The four sample protocols above are in different medical specialties, and each specialty has its protocol. Chiropractic is no different. Having "predetermined protocols" is what we call a "standard of care" and a diagnostic or treatment regimen to follow. Our predecessors, having treated millions in a Best Practice model, have already determined the standards of care which is in the public interest. Every healthcare profession has a regimen of diagnosis and care, and they call them "predetermined protocols."
As the evidence evolves in every healing discipline, so do treatment protocols, with large enough cohorts to further confirm the efficacy of care. In determining the necessity of initial x-rays, the American College of Radiology (2021) deemed initial imaging of radiography of the lumbar spine, with or without radiculopathy, usually appropriate, removing any controversy on standards of care.
Whalen et al. (2019) reported an appropriate standard of care is "multimodal treatment, inclusive of a chiropractic spinal adjustment (manipulation) for 3X (three times) per week for four weeks in the acute and chronic patient. Treatment may be initially provided more frequently and tapered as the patient improves. Continuing treatment should be predicated on the demonstration of improvement in functional capacity and not only temporary reduction in subjective complaints. A small population of patients with chronic pain with more complex problems may require ongoing care after a plateau in subjective and functional status has been reached. Patients with severe pain (numeric rating scale >7 of 10) and findings consistent with moderate to severe functional limitations may warrant daily treatment for up to 1 week to manage pain and improve function… Patients with more complex presentations, significant comorbidities, chronic neck associated disorders or whiplash associated disorders may require longer periods to demonstrate subjective, objective, or functional improvement."
Globe et al. (2019) reported, "After an initial course of treatment has been concluded, a detailed or focused reevaluation should be performed. The purpose of this reevaluation is to determine whether the patient has made a clinically meaningful improvement. A determination of the necessity for additional treatment should be based on the response to the initial trial of care and the likelihood that additional gains can be achieved." Despite numerous guidelines covering the spectrum of care, a clinical evaluation is the most accurate determinant for future care. This is an academic standard taught in CCE-accredited chiropractic colleges and is why timely reevaluations are performed during ongoing care.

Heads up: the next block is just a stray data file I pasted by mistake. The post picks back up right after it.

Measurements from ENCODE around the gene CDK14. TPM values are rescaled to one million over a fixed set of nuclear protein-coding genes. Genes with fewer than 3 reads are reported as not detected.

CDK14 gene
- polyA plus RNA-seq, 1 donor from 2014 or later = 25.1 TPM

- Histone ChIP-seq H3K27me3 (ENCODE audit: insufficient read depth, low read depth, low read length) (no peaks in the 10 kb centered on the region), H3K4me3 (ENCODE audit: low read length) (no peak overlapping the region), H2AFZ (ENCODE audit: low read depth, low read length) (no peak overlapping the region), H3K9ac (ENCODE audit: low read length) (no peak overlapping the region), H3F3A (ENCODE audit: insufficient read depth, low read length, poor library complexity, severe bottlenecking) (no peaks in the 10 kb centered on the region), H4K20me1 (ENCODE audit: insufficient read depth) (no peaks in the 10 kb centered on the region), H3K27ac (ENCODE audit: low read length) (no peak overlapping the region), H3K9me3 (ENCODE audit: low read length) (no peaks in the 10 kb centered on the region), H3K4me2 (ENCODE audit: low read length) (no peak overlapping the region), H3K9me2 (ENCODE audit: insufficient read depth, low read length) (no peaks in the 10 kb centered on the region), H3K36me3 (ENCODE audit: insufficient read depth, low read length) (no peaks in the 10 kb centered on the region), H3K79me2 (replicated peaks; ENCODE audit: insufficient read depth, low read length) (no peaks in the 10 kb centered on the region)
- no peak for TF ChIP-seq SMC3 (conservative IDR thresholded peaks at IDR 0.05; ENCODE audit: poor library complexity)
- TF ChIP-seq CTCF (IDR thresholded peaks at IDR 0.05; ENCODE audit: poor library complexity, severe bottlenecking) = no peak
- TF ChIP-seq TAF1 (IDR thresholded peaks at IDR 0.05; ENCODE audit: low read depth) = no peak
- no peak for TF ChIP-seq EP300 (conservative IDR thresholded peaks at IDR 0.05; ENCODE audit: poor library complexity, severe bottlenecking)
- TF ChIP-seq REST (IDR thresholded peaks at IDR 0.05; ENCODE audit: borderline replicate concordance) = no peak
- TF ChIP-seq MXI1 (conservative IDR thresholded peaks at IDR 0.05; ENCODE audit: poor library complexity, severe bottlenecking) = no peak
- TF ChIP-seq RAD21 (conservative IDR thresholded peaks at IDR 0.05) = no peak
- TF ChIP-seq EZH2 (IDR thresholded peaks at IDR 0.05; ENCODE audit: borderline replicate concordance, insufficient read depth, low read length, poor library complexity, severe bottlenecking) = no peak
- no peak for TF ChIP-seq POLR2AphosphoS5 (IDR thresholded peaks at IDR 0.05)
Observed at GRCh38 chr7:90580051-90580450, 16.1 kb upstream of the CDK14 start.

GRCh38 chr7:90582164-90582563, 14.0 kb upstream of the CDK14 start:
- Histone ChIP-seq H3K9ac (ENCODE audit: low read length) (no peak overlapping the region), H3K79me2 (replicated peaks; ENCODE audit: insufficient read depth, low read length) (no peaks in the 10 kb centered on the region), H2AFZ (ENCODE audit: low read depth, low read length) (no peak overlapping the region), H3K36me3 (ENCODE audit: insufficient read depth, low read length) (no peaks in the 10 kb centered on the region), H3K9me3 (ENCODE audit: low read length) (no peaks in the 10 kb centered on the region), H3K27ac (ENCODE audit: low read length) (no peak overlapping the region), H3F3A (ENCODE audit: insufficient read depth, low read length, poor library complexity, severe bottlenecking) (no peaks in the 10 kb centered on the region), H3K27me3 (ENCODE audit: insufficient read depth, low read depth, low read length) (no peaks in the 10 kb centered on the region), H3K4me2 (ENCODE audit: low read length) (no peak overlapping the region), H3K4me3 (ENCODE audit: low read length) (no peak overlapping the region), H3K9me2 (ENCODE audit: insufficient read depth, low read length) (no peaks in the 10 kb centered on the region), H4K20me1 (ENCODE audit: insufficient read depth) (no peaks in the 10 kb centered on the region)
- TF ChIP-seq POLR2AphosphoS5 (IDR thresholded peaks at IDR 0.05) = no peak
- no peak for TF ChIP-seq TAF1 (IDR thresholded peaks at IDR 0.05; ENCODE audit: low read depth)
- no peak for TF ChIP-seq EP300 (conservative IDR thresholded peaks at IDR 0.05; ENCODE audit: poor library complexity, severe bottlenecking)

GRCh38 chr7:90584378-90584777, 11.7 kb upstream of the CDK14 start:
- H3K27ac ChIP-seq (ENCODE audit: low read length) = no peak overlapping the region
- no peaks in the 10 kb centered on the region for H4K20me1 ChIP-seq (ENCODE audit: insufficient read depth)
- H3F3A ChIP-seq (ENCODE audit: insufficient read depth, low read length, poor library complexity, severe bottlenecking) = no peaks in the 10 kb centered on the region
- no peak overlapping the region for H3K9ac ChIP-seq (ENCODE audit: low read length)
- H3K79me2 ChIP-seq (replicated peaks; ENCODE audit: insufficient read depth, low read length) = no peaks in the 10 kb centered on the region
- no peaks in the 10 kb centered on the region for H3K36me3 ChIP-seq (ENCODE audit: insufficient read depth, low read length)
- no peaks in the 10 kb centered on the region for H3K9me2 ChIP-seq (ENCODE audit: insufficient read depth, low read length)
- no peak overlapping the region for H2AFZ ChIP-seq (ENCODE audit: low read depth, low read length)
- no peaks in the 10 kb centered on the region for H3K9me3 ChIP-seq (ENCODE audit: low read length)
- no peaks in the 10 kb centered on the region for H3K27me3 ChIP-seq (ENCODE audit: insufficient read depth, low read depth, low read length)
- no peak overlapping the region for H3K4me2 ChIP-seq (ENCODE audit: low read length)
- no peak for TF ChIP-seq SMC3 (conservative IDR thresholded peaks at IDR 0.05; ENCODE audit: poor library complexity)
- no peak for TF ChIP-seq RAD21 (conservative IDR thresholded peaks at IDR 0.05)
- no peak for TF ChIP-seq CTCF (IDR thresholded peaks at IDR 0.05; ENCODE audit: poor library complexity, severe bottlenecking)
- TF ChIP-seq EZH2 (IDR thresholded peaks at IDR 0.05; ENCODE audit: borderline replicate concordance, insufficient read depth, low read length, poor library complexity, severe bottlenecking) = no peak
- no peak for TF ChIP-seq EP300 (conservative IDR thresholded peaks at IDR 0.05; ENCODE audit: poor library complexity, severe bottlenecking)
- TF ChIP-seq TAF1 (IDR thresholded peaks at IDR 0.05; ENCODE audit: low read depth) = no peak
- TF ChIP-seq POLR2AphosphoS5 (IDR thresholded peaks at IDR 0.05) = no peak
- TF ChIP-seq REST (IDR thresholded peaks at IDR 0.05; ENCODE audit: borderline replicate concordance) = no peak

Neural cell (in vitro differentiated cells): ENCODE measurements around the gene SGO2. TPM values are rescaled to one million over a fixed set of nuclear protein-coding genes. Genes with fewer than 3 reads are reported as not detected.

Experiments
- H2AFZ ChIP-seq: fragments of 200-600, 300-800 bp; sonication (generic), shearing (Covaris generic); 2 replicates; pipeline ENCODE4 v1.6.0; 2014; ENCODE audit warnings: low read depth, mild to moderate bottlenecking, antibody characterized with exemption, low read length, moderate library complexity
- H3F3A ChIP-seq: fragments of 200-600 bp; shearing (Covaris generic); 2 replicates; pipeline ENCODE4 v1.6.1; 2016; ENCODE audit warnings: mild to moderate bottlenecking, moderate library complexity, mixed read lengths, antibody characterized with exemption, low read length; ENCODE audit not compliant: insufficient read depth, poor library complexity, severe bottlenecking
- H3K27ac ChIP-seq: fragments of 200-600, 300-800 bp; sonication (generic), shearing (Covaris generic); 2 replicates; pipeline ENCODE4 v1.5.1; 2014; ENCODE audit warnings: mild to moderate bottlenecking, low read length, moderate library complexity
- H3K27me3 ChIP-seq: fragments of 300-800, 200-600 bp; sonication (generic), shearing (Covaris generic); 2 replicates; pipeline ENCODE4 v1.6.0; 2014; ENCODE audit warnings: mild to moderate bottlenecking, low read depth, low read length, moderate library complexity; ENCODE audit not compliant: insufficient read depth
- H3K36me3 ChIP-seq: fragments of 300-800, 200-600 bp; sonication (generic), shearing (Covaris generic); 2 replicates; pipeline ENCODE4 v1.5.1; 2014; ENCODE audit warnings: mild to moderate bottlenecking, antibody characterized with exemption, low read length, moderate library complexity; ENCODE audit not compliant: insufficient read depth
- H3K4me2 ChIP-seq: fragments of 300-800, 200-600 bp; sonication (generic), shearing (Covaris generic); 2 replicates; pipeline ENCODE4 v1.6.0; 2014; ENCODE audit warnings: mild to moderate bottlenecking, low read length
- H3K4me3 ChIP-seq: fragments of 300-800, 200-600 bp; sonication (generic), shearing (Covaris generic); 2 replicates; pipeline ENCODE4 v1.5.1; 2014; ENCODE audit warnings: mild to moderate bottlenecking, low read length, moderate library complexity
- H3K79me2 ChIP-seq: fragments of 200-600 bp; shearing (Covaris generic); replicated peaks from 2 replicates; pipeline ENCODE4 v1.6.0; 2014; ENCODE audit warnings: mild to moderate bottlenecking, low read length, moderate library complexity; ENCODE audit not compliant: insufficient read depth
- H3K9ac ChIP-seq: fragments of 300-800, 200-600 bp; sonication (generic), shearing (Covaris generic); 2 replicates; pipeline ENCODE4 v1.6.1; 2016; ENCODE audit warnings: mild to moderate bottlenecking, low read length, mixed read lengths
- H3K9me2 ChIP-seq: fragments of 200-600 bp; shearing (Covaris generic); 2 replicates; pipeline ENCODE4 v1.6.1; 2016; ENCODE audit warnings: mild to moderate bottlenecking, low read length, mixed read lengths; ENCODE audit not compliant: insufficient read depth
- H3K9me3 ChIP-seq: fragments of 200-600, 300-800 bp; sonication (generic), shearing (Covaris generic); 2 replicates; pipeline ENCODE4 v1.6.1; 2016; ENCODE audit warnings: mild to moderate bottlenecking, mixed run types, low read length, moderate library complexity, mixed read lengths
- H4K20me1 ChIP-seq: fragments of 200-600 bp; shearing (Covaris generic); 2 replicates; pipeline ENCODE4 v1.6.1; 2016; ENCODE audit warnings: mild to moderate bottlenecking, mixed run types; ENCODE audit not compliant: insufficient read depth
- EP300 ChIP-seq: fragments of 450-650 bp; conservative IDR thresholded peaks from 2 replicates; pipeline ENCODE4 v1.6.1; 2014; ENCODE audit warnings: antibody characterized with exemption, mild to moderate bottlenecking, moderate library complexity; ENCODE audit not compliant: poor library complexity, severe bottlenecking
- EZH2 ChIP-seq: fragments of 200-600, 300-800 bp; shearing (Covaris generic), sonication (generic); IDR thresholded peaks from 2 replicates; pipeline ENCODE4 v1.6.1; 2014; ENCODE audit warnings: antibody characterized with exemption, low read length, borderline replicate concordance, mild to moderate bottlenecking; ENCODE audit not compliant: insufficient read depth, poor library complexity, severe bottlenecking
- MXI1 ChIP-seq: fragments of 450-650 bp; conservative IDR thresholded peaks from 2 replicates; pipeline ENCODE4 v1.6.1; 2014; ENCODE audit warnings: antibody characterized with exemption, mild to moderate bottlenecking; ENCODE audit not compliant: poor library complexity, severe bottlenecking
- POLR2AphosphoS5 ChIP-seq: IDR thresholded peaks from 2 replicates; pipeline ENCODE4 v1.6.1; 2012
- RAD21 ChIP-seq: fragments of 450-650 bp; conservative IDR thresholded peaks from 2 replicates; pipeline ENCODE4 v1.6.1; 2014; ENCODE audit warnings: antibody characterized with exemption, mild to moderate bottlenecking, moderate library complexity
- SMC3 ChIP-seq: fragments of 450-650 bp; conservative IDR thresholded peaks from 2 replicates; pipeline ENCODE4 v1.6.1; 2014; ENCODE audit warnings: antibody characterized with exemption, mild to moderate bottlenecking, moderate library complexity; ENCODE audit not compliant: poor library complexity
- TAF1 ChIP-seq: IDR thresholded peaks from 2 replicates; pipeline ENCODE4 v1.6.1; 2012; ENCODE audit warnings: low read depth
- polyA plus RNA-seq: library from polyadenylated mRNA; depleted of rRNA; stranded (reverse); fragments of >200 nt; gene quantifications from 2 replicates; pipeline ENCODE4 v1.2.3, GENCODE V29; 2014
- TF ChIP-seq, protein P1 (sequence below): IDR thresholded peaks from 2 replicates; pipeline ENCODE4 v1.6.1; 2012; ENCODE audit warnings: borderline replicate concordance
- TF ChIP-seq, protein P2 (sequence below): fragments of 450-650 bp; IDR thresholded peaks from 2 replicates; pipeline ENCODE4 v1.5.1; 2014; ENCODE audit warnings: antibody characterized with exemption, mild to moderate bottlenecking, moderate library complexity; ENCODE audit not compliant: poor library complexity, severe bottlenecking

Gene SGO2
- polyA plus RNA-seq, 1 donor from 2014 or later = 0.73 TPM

Regardless of the semantics, protocols or predetermined treatment plans are an essential part of a standard of care that protects the public in a Best-Practice Model. The concern is when those protocols are not followed without specific clinical findings confirming an alternative course of care.
Dr. Mark Studin is an Adjunct Assistant Professor of Chiropractic, University of Bridgeport, College of Chiropractic, an Adjunct Post Graduate Faculty, Cleveland University-Kansas City, College of Chiropractic, an Adjunct Professor, Division of Clinical Sciences, Texas Chiropractic College and a Clinical Instructor, The State University of New York at Buffalo, School of Medicine and Biomedical Sciences, Office of Continuing Medical Education. He can be reached at DrMark@AcademyOfChiropractic.com or at 631-786-4253
Dr. Anthony Onorato is currently the associate director of clinical education at the University of Bridgeport School of Chiropractic. He is supervising the attending physician for all clinical services. He is an associate professor of clinical sciences at Bridgeport and currently teaches physical diagnosis. Dr. Onorato was the associate dean of chiropractic at the University of Bridgeport, College of Chiropractic, for 20 years. He directed the entire academic program and was responsible for the initial and continued accreditation of the program by the Chiropractic Council on Education during his tenure. He also was a counselor for the Council on Chiropractic Education, the accrediting agency for all chiropractic programs recognized by the US Department of Education.